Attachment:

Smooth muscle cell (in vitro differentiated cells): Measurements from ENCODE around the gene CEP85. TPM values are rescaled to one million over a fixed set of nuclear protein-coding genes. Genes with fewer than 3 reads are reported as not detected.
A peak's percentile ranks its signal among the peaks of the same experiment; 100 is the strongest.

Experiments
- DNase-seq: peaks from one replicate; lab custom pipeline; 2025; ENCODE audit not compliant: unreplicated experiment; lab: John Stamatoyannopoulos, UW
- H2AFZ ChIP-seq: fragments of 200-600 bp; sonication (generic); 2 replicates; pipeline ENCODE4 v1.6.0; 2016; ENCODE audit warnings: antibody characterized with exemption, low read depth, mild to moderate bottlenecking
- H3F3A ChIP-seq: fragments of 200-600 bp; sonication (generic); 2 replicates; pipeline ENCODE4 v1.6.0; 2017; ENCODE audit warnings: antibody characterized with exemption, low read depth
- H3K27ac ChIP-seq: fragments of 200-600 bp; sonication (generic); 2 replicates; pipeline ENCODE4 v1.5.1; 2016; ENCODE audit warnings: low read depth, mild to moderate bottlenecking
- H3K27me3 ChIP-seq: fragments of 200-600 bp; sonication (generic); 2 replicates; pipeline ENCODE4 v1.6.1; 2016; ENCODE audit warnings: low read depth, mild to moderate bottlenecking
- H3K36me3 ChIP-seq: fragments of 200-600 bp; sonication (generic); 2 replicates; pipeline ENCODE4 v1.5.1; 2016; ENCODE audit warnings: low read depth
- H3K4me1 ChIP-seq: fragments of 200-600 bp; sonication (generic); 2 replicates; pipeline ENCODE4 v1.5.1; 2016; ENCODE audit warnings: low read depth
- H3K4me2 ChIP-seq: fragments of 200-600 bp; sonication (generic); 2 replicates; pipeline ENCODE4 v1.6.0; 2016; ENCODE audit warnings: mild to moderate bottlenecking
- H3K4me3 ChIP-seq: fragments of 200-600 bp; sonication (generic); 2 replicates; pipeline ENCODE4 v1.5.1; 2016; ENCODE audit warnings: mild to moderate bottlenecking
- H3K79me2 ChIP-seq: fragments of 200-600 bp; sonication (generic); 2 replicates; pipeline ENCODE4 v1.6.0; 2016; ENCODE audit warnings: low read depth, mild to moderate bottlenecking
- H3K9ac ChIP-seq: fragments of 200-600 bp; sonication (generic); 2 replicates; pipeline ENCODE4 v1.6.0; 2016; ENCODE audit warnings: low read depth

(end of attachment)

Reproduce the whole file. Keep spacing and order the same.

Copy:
Smooth muscle cell (in vitro differentiated cells): Measurements from ENCODE around the gene CEP85. TPM values are rescaled to one million over a fixed set of nuclear protein-coding genes. Genes with fewer than 3 reads are reported as not detected.
A peak's percentile ranks its signal among the peaks of the same experiment; 100 is the strongest.

Experiments
- DNase-seq: peaks from one replicate; lab custom pipeline; 2025; ENCODE audit not compliant: unreplicated experiment; lab: John Stamatoyannopoulos, UW
- H2AFZ ChIP-seq: fragments of 200-600 bp; sonication (generic); 2 replicates; pipeline ENCODE4 v1.6.0; 2016; ENCODE audit warnings: antibody characterized with exemption, low read depth, mild to moderate bottlenecking
- H3F3A ChIP-seq: fragments of 200-600 bp; sonication (generic); 2 replicates; pipeline ENCODE4 v1.6.0; 2017; ENCODE audit warnings: antibody characterized with exemption, low read depth
- H3K27ac ChIP-seq: fragments of 200-600 bp; sonication (generic); 2 replicates; pipeline ENCODE4 v1.5.1; 2016; ENCODE audit warnings: low read depth, mild to moderate bottlenecking
- H3K27me3 ChIP-seq: fragments of 200-600 bp; sonication (generic); 2 replicates; pipeline ENCODE4 v1.6.1; 2016; ENCODE audit warnings: low read depth, mild to moderate bottlenecking
- H3K36me3 ChIP-seq: fragments of 200-600 bp; sonication (generic); 2 replicates; pipeline ENCODE4 v1.5.1; 2016; ENCODE audit warnings: low read depth
- H3K4me1 ChIP-seq: fragments of 200-600 bp; sonication (generic); 2 replicates; pipeline ENCODE4 v1.5.1; 2016; ENCODE audit warnings: low read depth
- H3K4me2 ChIP-seq: fragments of 200-600 bp; sonication (generic); 2 replicates; pipeline ENCODE4 v1.6.0; 2016; ENCODE audit warnings: mild to moderate bottlenecking
- H3K4me3 ChIP-seq: fragments of 200-600 bp; sonication (generic); 2 replicates; pipeline ENCODE4 v1.5.1; 2016; ENCODE audit warnings: mild to moderate bottlenecking
- H3K79me2 ChIP-seq: fragments of 200-600 bp; sonication (generic); 2 replicates; pipeline ENCODE4 v1.6.0; 2016; ENCODE audit warnings: low read depth, mild to moderate bottlenecking
- H3K9ac ChIP-seq: fragments of 200-600 bp; sonication (generic); 2 replicates; pipeline ENCODE4 v1.6.0; 2016; ENCODE audit warnings: low read depth